How to Politely Get Rid of Clingy Friends

If you no longer want to continue the friendship with your clingy friend, gently end it.
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Clingy friends can cause you to feel emotionally exhausted, leading you to desire less time with them. You may grow frustrated and want to abruptly end the friendship. Rid yourself of clingy friends by setting boundaries, focusing on yourself or giving these friendships a much-needed break, advises Irene S. Levine, professor and psychologist, writing for Psychology Today.

1 Clingy Friends

Clingy friends are unable to take a hint that it is time to go home. When you tell your friend you are taking a shower, her response may be that she will watch television until you finish. She wants to be involved in every aspect of your life. Your clingy friend may also be needy. Needy friends often drain your positive energy and are unlikely to reciprocate the time you give to them, according to the article, "Needy Friends," published on the Boys Town website.

2 Setting Boundaries

Let clingy friends know that you aren't able to provide what they need, suggests Andrea Bonior, licensed clinical psychologist and author of "The Friendship Fix," in a U.S. News and World Report article. Let them know how much time you are comfortable spending together. For example, if your friend calls every night at midnight, suggest that she reserve her late-night calls for the weekends, when you don't have class the following day.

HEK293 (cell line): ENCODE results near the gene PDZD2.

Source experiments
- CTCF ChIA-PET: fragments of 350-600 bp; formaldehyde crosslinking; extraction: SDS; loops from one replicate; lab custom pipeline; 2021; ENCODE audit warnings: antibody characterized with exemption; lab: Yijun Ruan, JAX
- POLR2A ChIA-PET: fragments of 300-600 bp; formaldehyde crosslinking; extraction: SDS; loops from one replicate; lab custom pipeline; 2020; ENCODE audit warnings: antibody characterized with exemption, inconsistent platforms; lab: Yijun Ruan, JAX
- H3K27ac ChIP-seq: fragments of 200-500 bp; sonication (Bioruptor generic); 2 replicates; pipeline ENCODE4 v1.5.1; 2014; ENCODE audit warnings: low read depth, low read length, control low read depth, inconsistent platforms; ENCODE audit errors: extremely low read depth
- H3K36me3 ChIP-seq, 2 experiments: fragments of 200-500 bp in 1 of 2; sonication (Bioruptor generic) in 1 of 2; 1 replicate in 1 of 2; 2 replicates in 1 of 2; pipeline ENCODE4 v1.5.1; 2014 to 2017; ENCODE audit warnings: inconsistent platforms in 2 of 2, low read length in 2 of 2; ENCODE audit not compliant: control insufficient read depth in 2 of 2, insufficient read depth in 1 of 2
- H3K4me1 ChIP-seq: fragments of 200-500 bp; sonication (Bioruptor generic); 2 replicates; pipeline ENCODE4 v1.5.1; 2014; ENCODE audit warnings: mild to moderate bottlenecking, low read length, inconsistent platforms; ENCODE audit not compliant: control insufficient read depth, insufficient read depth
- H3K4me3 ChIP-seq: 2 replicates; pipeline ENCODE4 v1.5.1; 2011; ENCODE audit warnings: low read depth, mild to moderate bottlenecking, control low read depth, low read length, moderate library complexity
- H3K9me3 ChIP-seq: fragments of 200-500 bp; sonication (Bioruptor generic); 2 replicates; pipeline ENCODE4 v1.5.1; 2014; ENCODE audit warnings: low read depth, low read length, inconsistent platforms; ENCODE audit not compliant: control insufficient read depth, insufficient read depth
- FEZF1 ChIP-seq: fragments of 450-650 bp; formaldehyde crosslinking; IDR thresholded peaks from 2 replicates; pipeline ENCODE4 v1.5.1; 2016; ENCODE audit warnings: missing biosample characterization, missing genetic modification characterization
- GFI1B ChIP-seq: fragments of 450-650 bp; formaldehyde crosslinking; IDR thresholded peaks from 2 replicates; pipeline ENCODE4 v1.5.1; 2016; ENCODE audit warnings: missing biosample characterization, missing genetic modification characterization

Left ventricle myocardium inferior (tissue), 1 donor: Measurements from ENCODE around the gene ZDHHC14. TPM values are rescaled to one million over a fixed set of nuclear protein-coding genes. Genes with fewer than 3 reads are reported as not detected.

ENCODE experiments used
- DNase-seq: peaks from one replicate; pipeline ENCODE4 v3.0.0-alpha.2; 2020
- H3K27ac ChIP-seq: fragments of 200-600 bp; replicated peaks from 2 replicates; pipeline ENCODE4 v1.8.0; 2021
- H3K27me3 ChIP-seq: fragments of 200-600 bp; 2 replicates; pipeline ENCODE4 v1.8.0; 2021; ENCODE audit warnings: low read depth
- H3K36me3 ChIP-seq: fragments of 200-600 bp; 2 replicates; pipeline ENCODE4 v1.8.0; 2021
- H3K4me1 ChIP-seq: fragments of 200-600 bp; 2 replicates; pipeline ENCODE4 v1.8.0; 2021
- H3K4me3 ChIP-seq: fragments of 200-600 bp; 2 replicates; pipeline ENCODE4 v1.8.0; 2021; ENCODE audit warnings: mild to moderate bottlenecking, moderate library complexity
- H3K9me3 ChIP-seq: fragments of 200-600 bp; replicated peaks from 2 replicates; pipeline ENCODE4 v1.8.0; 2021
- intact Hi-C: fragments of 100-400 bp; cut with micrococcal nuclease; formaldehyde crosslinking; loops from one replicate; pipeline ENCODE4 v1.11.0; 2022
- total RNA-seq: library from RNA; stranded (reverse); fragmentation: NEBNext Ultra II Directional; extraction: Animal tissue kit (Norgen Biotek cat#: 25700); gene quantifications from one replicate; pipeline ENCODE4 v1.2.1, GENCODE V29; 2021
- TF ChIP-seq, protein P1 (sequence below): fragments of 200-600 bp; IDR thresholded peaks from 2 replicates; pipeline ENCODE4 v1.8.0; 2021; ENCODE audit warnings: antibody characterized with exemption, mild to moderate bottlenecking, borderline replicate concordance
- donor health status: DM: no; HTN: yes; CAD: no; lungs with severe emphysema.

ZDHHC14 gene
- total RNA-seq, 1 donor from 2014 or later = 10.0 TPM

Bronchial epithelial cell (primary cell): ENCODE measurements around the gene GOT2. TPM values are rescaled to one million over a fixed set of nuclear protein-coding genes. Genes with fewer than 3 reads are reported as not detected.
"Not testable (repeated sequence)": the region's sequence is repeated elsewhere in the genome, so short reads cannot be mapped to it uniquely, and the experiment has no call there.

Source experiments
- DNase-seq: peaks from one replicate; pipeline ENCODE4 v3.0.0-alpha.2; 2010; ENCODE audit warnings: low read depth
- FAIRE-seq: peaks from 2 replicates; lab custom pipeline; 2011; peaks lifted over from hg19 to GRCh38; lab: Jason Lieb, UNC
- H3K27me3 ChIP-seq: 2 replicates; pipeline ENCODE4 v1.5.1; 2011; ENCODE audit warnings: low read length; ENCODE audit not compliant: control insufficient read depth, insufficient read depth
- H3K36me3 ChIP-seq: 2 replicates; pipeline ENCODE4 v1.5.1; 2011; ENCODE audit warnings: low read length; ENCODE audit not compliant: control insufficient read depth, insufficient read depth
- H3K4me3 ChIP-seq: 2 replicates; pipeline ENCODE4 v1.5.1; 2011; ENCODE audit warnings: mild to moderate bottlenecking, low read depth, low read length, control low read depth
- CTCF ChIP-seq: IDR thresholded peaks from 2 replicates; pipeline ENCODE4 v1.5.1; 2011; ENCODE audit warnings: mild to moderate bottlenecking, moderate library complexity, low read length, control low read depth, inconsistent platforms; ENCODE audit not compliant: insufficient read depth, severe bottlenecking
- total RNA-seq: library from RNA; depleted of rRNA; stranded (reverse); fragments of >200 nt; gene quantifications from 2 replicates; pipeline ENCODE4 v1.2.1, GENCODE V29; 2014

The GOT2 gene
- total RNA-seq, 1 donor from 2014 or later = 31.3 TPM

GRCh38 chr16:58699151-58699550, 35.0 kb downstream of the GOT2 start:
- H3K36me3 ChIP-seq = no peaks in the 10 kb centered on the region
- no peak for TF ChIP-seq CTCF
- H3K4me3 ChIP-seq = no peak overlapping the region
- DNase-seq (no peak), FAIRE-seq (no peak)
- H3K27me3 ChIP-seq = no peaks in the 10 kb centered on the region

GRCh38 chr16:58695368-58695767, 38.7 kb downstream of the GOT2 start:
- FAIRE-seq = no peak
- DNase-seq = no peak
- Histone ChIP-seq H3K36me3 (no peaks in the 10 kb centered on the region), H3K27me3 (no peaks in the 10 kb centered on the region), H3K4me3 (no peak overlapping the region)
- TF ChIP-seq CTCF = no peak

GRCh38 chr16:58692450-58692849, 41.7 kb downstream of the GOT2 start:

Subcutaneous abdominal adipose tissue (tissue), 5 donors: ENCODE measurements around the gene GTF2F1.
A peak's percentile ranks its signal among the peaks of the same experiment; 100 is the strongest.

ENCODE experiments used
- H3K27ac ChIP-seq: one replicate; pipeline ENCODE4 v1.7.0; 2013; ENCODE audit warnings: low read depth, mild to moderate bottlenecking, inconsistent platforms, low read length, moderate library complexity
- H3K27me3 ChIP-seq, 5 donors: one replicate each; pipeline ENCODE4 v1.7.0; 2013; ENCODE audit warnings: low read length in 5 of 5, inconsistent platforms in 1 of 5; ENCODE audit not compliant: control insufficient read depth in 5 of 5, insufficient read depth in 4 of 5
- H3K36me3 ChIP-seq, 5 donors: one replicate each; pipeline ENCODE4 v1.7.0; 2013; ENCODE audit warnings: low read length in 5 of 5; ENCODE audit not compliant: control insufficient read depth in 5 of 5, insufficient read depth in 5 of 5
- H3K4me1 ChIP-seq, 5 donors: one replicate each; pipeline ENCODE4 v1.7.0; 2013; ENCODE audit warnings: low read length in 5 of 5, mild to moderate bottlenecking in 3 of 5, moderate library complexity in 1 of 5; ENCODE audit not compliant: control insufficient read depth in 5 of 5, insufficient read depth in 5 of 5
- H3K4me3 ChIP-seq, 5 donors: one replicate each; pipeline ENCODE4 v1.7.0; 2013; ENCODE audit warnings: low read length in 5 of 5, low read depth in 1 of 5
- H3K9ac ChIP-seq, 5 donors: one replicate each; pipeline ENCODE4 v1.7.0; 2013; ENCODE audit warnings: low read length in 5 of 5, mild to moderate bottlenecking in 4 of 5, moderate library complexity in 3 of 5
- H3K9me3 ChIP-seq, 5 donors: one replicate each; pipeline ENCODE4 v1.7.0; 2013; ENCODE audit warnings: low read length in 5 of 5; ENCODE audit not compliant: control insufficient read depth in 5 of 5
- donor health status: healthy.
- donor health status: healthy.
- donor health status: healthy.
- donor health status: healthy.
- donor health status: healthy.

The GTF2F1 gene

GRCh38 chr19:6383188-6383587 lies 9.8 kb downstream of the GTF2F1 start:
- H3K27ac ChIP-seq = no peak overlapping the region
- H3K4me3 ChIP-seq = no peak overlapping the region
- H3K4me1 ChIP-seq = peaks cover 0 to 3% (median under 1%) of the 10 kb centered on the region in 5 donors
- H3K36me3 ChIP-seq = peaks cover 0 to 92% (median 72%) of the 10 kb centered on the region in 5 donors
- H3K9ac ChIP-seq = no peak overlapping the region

3 Drift Away

Put space between you and clingy friends by letting them know how busy you are with school, work or family commitments, Levine suggests. Your friend may resist at first. Avoid completely ignoring her calls. Answer some calls and cut them short. Answer texts but avoid added details or friendly chit-chat. Hang out with your clingy friend when you are with other friends. There will be fewer opportunities to spend time with you alone. She will take the hint.

4 Break Up

When all else fails and your friendship has become toxic, there may be little choice. Break up with your clingy friend. Write out what you are going to say. This can help you to stick to the topic, according to Levine. Avoid blaming your friend. Be straightforward and stick to the facts. For example, you may tell your clingy friend that the amount of time you have been spending together is too much, and it is best to spend time apart. It is up to you whether this is a permanent or temporary break.

Karen Kleinschmidt has been writing since 2007. Her short stories and articles have appeared in "Grandma's Choice," "Treasure Box" and "Simple Joy." She has worked with children with ADHD, sensory issues and behavioral problems, as well as adults with chronic mental illness. Kleinschmidt holds a Bachelor of Arts in psychology from Montclair State University.